Retinal Nerve Fiber Layer Thickness in Patients With Alzheimer Disease

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Abstract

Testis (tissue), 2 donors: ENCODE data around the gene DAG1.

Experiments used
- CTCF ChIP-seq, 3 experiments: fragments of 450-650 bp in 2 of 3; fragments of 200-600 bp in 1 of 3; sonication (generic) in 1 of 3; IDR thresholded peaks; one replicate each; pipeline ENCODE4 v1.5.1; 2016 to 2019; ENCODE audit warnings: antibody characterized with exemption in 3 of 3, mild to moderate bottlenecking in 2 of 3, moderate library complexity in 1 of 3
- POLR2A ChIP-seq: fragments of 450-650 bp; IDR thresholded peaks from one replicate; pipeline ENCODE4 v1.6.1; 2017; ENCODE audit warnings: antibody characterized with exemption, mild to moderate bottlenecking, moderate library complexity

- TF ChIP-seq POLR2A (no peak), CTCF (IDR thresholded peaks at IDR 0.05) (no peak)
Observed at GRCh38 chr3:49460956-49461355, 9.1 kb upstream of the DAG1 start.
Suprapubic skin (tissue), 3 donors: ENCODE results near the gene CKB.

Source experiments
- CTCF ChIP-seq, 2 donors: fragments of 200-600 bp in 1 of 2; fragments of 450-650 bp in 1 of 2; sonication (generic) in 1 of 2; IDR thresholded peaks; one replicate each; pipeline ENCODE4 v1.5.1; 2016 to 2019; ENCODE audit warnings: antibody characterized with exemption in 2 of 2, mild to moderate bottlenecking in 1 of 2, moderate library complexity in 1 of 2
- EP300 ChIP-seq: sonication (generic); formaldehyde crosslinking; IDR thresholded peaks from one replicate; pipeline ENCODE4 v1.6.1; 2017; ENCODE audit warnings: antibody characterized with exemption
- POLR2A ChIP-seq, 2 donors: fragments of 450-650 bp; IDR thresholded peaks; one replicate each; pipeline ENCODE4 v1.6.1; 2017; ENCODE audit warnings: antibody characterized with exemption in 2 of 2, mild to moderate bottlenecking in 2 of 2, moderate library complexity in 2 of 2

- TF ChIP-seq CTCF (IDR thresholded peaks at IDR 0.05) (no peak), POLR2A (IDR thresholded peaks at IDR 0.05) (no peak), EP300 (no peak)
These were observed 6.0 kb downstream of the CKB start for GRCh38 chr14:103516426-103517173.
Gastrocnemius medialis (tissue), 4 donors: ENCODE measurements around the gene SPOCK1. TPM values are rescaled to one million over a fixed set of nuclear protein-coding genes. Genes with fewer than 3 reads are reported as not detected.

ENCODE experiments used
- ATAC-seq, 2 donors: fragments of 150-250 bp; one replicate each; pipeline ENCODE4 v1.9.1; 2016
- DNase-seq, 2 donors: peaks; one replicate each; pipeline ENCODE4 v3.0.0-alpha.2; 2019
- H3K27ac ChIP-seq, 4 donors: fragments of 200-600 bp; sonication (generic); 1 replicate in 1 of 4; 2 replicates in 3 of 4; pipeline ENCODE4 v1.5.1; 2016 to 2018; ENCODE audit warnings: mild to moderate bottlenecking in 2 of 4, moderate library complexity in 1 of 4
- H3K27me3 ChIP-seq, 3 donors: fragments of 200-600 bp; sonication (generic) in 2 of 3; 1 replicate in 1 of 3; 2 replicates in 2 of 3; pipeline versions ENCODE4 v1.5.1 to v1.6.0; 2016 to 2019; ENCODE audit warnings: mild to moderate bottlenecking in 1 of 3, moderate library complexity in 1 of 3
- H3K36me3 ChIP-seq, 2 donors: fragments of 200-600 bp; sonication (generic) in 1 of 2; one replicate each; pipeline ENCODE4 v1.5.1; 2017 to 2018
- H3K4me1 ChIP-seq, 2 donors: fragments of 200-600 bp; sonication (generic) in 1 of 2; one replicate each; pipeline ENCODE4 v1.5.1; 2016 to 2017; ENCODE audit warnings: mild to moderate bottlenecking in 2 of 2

The aim of this study was to investigate retinal nerve fiber layer (RNFL) thickness in patients with Alzheimer disease (AD) without visual impairment using spectral domain optical coherence tomography (SD-OCT) and to compare the results with healthy controls. A total of 80 subjects, including 40 patients with early untreated AD (mean age, 69.3 ± 4.9 years) and 40 healthy controls (mean age, 68.9 ± 5.1 years) were enrolled. Both eyes of patients with AD and controls were imaged using SD-OCT. The average RNFL thickness was significantly less in the AD patients than in controls (65 ± 6.2 μm vs 75 ± 3.8μm; P = 0.001). There was selective thinning of the RNFL in the superior quadrant, the mean superior quadrant RNFL thickness being 76 ± 6.7 μm in AD patients and 105 ± 4.8 μm in controls (P = 0.001). In our study, the thickness of RNFL in patient with AD was lower than that of controls. This suggests that SD- OCT has the potential to be used in the early diagnosis of AD as well as in the study of therapeutic agents. Further studies are needed to validate this technology as a viable ocular biomarker over time in AD.

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